So as you see picking a racket is actually very simple despite all the options out there. Even though you might feel a little lame going with the uber popular option there’s a reason these rackets are so popular. People like the feel of them. Lite or Plus models promise a lot of things but in most cases sticking with the original will benefit your game the most (no adjustments). Of course if you have injury/health concerns you’re racket buying process will change. But in general this is a no nonsense method that will take the headache out of researching and purchasing your first racket.

Used Rackets

Proceed with caution! I’d only recommend buying a used racket from a friend or trusted retailer assuming they allow you to try it out first. Rackets can be mistreated in all sorts of ways and just because there’s no visible damage doesn’t mean that damage hasn’t been done. For example someone could leave their racket in the trunk of their car throughout a brutal summer. The racket will appear totally fine but of course the damage has been done. Many retailers will sell used rackets with a no refund policy (as is). I would be very cautious about that. A retailer won’t purchase any rackets with “visible” problems but they certainly aren’t play testing every used racket they’re looking to flip.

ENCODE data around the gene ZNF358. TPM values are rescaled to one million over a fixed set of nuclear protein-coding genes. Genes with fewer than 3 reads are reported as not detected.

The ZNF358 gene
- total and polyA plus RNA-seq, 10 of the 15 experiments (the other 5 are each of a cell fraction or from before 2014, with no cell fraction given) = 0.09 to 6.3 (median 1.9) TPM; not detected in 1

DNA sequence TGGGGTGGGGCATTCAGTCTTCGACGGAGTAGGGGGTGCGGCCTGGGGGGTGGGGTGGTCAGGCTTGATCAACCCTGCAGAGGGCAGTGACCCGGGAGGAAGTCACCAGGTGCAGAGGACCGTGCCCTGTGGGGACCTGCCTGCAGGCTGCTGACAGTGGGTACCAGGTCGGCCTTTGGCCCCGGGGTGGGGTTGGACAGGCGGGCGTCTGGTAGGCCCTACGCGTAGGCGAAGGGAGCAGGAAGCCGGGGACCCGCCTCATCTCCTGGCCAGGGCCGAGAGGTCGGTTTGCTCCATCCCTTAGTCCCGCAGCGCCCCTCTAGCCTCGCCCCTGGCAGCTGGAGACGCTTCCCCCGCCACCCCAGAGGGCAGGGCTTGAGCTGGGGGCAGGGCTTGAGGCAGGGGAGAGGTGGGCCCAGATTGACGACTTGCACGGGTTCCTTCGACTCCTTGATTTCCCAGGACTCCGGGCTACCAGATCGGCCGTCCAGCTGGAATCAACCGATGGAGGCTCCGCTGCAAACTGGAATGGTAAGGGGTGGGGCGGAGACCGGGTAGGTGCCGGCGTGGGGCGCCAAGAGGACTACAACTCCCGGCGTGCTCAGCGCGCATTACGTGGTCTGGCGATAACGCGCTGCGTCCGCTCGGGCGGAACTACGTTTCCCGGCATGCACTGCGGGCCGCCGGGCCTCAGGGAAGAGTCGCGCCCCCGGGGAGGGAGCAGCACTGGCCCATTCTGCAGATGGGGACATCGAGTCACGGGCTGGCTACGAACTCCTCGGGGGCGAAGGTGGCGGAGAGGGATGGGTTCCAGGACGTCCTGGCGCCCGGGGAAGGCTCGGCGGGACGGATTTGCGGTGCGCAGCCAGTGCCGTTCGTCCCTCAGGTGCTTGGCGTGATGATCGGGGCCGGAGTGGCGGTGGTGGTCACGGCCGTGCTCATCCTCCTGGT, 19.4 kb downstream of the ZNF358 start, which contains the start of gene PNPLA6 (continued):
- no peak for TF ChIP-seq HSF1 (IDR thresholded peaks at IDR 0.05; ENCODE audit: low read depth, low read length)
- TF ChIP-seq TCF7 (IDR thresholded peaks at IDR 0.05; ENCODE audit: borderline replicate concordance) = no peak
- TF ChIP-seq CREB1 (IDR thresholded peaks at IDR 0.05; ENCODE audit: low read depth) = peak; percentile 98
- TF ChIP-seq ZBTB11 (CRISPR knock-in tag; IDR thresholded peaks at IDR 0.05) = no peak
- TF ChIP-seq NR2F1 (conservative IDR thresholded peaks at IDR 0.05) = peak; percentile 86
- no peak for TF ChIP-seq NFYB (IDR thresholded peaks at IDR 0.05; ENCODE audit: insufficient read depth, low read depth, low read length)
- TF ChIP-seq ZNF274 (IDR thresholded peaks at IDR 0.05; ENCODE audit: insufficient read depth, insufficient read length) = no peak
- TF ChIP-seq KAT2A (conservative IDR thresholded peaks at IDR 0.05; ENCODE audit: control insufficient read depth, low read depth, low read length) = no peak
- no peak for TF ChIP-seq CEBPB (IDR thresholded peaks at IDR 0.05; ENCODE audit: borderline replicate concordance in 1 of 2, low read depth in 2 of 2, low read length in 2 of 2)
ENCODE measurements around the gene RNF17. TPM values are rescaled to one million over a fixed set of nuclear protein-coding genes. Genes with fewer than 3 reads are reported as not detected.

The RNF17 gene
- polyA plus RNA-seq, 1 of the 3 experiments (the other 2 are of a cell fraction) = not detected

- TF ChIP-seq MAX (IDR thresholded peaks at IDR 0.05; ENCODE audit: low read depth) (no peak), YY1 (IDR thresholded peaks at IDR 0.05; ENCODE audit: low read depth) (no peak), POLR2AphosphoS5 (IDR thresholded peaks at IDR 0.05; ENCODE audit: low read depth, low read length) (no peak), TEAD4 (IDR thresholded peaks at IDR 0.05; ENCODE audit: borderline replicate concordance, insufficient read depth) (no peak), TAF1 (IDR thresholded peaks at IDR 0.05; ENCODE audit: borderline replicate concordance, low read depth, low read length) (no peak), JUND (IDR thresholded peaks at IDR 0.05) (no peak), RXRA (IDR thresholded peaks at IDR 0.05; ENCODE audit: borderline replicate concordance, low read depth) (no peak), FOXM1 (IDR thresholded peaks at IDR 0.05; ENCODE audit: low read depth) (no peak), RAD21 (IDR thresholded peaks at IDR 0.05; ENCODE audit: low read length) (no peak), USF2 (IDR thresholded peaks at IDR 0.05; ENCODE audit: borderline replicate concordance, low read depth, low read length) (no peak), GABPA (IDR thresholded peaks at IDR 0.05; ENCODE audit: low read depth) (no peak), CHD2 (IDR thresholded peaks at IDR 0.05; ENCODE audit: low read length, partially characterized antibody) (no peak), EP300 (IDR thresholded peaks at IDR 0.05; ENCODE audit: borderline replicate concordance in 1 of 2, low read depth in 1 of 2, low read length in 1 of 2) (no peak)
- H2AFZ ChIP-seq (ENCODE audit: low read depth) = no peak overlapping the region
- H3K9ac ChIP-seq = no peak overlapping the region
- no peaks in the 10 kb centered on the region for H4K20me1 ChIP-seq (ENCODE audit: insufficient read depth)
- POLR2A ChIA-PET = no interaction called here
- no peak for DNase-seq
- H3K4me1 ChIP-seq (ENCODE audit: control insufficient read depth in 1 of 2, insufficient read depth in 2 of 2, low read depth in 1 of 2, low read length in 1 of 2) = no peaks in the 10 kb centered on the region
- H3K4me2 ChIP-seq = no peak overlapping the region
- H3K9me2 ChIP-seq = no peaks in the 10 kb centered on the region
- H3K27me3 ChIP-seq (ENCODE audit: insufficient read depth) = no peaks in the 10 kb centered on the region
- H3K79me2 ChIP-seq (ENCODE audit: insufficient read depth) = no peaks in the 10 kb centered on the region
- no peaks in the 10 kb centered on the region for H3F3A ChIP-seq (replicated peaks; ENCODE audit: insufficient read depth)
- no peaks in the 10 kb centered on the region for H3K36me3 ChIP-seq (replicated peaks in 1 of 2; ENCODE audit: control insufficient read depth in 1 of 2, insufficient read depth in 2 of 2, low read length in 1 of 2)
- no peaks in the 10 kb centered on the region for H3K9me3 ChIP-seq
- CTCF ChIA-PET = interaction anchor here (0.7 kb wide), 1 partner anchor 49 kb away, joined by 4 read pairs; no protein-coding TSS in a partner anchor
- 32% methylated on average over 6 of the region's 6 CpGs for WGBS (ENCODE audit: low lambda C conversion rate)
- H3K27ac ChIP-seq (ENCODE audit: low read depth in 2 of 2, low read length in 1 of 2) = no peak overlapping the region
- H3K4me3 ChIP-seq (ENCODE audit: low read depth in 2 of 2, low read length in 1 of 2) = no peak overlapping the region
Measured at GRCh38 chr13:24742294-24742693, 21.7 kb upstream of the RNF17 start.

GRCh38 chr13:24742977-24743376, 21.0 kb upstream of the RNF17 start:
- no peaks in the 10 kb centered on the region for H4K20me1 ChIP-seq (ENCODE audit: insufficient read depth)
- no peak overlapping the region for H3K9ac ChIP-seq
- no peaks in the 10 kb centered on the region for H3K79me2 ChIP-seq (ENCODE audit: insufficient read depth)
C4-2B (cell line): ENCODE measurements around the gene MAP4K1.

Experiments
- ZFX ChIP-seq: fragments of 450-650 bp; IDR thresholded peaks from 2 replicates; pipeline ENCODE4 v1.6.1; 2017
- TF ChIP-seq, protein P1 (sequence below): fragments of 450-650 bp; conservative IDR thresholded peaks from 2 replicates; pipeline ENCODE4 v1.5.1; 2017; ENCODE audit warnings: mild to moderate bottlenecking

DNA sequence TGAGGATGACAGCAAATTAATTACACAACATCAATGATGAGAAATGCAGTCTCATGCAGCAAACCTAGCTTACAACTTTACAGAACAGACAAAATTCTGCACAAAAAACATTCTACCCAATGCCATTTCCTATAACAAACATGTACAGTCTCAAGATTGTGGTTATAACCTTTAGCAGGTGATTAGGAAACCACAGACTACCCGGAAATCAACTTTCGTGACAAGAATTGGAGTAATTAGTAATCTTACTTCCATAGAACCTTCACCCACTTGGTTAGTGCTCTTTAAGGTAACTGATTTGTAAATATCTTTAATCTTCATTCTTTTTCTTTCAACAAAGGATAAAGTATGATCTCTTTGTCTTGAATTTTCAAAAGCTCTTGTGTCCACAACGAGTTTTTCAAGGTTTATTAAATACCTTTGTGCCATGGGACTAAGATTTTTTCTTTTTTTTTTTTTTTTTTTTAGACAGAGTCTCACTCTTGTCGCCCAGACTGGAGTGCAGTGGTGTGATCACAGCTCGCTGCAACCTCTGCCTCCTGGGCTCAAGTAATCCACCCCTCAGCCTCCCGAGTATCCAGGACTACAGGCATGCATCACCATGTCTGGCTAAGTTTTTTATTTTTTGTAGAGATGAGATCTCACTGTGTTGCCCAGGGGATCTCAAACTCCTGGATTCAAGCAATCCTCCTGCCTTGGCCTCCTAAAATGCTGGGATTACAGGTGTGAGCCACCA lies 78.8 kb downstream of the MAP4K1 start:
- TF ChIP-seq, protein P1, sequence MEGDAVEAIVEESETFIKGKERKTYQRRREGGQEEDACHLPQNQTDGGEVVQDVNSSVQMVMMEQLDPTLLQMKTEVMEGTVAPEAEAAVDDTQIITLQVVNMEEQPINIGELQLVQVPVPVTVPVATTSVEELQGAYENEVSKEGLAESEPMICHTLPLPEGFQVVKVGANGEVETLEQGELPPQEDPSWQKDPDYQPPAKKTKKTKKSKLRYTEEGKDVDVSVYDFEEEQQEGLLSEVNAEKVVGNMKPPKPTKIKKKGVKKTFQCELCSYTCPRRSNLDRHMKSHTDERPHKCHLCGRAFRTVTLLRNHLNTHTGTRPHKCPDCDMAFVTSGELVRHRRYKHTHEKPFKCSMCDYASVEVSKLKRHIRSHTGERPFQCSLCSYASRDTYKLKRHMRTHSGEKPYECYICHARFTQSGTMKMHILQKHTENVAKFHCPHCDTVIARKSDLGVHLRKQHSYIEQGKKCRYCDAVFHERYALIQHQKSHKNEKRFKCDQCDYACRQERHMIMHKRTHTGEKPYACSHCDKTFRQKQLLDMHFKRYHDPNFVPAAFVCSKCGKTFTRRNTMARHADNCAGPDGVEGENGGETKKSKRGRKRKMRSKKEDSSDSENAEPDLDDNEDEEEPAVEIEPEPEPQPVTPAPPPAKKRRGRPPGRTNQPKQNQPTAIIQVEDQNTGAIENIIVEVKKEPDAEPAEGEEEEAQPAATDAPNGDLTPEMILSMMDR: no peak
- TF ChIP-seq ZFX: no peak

Ebay is another avenue I would caution against. There are tons of counterfeit Babolat and Wilson frames floating around out there (I got tricked and learned the hard way). Don’t make the same mistake I did. If the deal looks too good to be true it probably is.

Think about your racket as an investment. If you treat it well you won’t need to buy another for at least 5 years. The racket I primarily use is at least 6 years old and I have no complaints (although I am finally in the market for a new one). Buying a used frame from an unreliable source is risky and likely will result in you having to purchase a new racket earlier than you might have initially anticipated.